Contentment, That’s Contentious

The intent is to be content. Attitude of gratitude, as an old schoolmate reminded me today. He is richest when content with the least, Socrates apparently said. Contentment is a product of our attitude towards our circumstances. And when we are mindful of what we have rather than what we don’t have, that delivers thankfulness to how we feel about our circumstances. When I look out of my dusty, water stained windows, do I see the need to clean them or do I see the unkempt garden? The roses need pruning, the mandarin tree is hungry for its winter dosage of citrus fertiliser, the snow pea seedlings need to be spread out? Thankfully I remind myself I have a garden. I suddenly hear the happy songs the birds sing, I can even imagine the busy white butterflies that visit here in Spring. Winter isn’t so cold anymore, the dark clouds no longer hide the sun from me. It is how we think that brings us happiness. For me, it’s also about thinking that everyday is a Friday. TGIF, as we exclaim every Friday! For many, Fridays is a ledger of life. They worked hard all week, Friday is a pay day, not necessarily in monetary terms but a reward nevertheless. They have a weekend ahead to celebrate life, seek fun, joy of sex, whatever. Since a year ago, I began to think of everyday as a Friday. Was it Lao Tzu who said ” Health is the biggest treasure, contentment the greatest wealth and faithfulness the best friend”? Or maybe it was Buddha. A quote that rings long and loud for me is the one attributed to Aleksandr Solzhenitsyn ( had to google for spelling), he said “we are happy as long as we choose to be happy”. Happiness is a state of mind. In my pursuit of happiness, it’s when I pause that I find contentment.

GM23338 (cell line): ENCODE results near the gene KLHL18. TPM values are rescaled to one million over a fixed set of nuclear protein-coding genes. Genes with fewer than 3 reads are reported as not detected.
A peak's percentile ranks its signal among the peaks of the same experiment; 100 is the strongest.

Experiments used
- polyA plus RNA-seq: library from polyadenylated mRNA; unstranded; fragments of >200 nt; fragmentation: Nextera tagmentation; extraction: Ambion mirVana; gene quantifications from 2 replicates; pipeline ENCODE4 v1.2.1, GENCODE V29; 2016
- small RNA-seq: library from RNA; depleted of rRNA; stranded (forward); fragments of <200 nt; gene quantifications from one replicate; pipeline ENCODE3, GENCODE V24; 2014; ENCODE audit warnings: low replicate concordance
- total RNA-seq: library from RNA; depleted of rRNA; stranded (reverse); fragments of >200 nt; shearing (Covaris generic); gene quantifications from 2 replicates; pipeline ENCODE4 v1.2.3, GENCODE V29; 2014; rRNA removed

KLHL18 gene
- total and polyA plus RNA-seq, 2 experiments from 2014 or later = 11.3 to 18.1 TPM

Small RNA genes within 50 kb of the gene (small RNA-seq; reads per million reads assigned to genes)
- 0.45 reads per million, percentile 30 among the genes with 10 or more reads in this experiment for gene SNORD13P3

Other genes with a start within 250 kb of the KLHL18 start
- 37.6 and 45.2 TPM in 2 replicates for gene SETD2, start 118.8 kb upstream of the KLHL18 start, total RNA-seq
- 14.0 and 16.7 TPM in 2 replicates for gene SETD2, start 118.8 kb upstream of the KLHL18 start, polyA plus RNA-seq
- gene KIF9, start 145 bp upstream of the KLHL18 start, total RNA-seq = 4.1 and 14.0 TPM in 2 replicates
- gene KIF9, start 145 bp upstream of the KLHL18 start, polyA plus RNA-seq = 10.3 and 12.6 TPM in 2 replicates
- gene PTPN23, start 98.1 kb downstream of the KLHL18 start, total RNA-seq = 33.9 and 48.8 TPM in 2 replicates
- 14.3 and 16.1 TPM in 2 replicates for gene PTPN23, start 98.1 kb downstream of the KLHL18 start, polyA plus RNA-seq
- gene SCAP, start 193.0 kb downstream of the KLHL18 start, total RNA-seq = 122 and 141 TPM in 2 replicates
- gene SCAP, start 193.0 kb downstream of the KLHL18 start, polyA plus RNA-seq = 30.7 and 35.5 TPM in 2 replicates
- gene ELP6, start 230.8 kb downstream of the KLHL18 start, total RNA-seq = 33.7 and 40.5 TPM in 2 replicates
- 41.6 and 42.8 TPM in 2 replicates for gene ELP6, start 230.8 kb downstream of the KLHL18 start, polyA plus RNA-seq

But, contentment is contentious. Ten weeks ago, before I started blogging, I consciously and mindfully told myself not to harbour any expectations. It wouldn’t matter if no one reads my blogs. It will not disturb me, nor should it, if my words fall on deaf ears and my ill-developed and sometimes impulsive opinions do not distract or disturb. For me, blogging is a selfish act. The audacity of putting down in writing my thoughts and ideas is less frightening with the resignation that they will be too uninteresting to garner much attention from readers. I would be foolish to be hopeful for any reaction, even ones laced with acidity. Blogging inculcates a discipline of deliberate focus on the topic, and forces the unending quest to search for better vocabulary. A very good medicine to help ward off Alzheimer’s. Prior to blogging, newly discovered words were forgotten within minutes. The minutest distraction was a subtraction to my words library. I am already reaping many benefits from this simple hobby.

Contented with a low readership, I carried on writing, with Thoreau’s butterfly on my shoulder. But, one day Liu Xin caught my attention and my blog about her debate with Trish Regan earned “stratospheric” hits. Subsequently, Sophie’s Choice broke the record, being the biggest hit for me. With that, contentment is replaced by commitment to improve, a new endeavour to savour another bigger hit. Contentment is my new resentment, I’m now scrambling for more content! Seriously, this is contentious.

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